US lawmaker backs N-deal as Cong mulls changes
Washington, Apr 5: A leading Democratic lawmaker has voiced strong support for a landmark nuclear energy deal with India and predicted the US Congress would eventually approve the controversial accord.
California Rep. Tom Lantos, in an interview with Reuters yesterday, said lawmakers are discussing possible amendments to the accord, which would let India buy foreign nuclear energy reactors, fuel and other technology for the first time in 30 years and underscore a historic new US-India partnership.
''I will urge my colleagues that while we need to be fully aware of all the shortcomings, and we have to do everything in our power to rectify those, that is the wrong prism through which to view the agreement,'' said the senior Democrat on the House of Representatives International Relations Committee.
With the United States and India moving towards an historic partnership, the agreement is ''a breakthrough, and on balance, clearly in the US national interest,'' Lantos added.
He spoke as Secretary of State Condoleezza Rice prepared to defend the agreement today before the Senate Foreign Relations Committee and the House International Relations Committee.
Lantos and other congressional sources said Rice's testimony would be key to rebutting criticism from non-proliferation experts that has jeopardized the pact.
Changes in US law and international rules are necessary for the agreement to go forward.
Rice ''can make an enormous difference in gaining support for the legislation,'' Lantos said. Asked if he expected the deal to eventually pass, he replied: ''I do.'' But Ron Somers, president of the US-India Business Council, was concerned about amendments.
''If too many conditions are added or if the deal starts getting tinkered with, it could unravel very quickly and the overall deal could collapse,'' Somers told Reuters.
''This would be devastating to the overall trust and partnership'' between the two countries, he added.
Lantos said he has seen a list of proposed ''improvements'' to the deal but declined to elaborate.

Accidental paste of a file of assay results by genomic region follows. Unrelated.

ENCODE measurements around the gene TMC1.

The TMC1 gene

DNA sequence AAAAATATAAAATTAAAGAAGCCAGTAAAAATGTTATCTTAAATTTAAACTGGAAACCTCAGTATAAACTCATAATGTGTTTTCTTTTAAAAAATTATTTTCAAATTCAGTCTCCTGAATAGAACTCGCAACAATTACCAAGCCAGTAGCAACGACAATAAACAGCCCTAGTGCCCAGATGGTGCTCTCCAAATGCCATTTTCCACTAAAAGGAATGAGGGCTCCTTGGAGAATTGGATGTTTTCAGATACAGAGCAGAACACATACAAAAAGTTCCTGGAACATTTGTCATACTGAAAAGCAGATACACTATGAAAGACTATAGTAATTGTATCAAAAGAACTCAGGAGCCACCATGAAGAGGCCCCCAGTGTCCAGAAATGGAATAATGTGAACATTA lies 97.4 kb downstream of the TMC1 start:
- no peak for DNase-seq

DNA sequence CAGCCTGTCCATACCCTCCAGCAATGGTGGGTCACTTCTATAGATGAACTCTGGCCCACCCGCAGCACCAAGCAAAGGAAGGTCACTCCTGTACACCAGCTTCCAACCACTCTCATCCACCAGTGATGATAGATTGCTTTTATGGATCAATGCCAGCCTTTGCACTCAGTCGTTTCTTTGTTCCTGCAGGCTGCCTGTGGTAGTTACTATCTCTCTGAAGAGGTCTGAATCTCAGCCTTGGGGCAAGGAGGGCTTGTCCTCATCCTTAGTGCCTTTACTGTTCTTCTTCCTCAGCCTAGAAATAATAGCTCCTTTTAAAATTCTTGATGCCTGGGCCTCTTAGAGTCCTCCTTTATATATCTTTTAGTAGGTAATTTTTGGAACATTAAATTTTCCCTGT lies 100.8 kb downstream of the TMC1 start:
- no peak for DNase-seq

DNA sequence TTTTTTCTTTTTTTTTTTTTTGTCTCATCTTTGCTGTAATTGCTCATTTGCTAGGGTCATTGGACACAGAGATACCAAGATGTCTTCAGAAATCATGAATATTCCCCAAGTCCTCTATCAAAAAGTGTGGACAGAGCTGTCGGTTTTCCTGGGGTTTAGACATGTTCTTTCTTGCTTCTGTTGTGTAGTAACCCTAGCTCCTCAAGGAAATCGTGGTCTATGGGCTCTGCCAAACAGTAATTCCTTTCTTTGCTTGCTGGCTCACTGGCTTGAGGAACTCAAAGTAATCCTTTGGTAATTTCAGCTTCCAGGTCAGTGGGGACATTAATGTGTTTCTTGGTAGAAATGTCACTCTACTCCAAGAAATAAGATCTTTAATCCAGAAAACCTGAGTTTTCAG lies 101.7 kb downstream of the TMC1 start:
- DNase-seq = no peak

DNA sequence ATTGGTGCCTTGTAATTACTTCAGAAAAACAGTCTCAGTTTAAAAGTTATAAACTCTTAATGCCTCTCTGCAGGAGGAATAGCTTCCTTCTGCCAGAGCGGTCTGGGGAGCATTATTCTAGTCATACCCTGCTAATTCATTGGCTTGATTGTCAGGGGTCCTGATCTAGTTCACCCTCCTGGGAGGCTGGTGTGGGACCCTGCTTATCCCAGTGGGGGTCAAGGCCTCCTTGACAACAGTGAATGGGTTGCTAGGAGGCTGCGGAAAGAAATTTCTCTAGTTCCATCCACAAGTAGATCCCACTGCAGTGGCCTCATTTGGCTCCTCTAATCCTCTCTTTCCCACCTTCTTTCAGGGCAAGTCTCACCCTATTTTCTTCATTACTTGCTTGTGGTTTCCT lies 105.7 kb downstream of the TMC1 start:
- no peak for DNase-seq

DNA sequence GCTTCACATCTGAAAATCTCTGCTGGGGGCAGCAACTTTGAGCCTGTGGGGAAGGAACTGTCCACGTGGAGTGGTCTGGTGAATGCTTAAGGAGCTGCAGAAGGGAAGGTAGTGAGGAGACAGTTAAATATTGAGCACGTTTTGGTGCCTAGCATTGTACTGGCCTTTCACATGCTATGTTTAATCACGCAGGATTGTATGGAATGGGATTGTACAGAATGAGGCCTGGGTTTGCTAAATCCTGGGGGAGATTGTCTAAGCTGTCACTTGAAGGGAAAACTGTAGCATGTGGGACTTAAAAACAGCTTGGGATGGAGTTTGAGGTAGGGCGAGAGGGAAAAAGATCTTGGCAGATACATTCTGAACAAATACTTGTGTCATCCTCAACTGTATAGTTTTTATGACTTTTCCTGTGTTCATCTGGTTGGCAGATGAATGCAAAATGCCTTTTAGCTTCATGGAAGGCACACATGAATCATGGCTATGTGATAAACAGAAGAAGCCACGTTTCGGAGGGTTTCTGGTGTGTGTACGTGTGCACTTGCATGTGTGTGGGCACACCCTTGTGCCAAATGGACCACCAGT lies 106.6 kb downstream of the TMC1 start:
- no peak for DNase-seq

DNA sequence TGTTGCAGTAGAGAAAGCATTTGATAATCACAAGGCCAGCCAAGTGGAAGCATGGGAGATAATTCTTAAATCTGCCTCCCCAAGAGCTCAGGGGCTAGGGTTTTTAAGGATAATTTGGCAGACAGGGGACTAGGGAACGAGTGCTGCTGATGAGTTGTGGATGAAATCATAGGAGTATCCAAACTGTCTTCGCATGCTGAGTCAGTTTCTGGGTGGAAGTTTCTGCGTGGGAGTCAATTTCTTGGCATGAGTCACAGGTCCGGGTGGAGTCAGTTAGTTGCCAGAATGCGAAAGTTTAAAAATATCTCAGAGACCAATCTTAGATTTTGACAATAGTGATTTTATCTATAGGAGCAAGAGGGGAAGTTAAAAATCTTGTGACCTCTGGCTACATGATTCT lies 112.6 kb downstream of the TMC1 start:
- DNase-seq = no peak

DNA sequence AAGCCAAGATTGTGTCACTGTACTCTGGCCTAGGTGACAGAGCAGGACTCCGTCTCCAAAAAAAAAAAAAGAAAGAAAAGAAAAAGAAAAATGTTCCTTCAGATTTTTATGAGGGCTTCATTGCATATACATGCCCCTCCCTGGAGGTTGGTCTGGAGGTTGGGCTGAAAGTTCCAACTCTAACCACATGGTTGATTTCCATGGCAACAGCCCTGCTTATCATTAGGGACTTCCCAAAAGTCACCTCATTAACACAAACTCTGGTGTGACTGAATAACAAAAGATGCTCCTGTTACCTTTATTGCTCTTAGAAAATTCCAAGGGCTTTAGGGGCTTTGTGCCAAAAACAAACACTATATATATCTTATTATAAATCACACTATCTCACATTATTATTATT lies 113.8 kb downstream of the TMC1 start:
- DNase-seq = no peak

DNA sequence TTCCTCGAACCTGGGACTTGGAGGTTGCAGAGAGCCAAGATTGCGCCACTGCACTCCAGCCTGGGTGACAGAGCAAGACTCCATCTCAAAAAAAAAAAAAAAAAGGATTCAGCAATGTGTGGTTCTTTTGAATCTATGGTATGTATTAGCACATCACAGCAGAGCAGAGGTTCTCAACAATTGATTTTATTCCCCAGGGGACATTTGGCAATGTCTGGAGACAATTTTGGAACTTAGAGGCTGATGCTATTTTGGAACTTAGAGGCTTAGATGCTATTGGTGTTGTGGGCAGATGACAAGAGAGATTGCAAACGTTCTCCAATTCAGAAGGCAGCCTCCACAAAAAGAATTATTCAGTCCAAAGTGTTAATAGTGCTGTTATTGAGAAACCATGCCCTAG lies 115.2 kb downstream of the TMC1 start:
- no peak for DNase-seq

''I am very strongly in favor of maximum congressional oversight within a realistic framework, but we can't tell our negotiators to go back to the Indians and obtain concessions,'' Lantos said.
Neither side got all it wanted, he added.
After the agreement was concluded last July, Lantos warned the deal could be in jeopardy if New Delhi did not help pressure Iran to halt its nuclear program. The West accuses Iran of seeking weapons; Tehran says it is pursuing atomic energy.
India sided with the United States, Europe and other states in key votes of the International Atomic Energy Agency board finding Iran in non-compliance with international obligations and reporting its case to the UN Security Council.
But India last month raised US eyebrows by hosting a port visit by two Iranian navy ships. Lantos said he discussed this with Indian Foreign Secretary Shyam Saran and is ''satisfied no substantive naval training took place.'' But Lantos also told Saran ''the symbolism (of the ship visit) was all wrong'' and said India must not only avoid ''negative symbolism'' but cooperate with the United States whenever possible.
Meanwhile, non-proliferation experts, in a letter to lawmakers.
proposed that Congress only permit nuclear transfers after the United States certifies India has stopped producing fissile material.
If after five years this condition is not met, then nuclear transfers should proceed, they said, arguing this would at least temporarily reduce the chance of a South Asia arms race.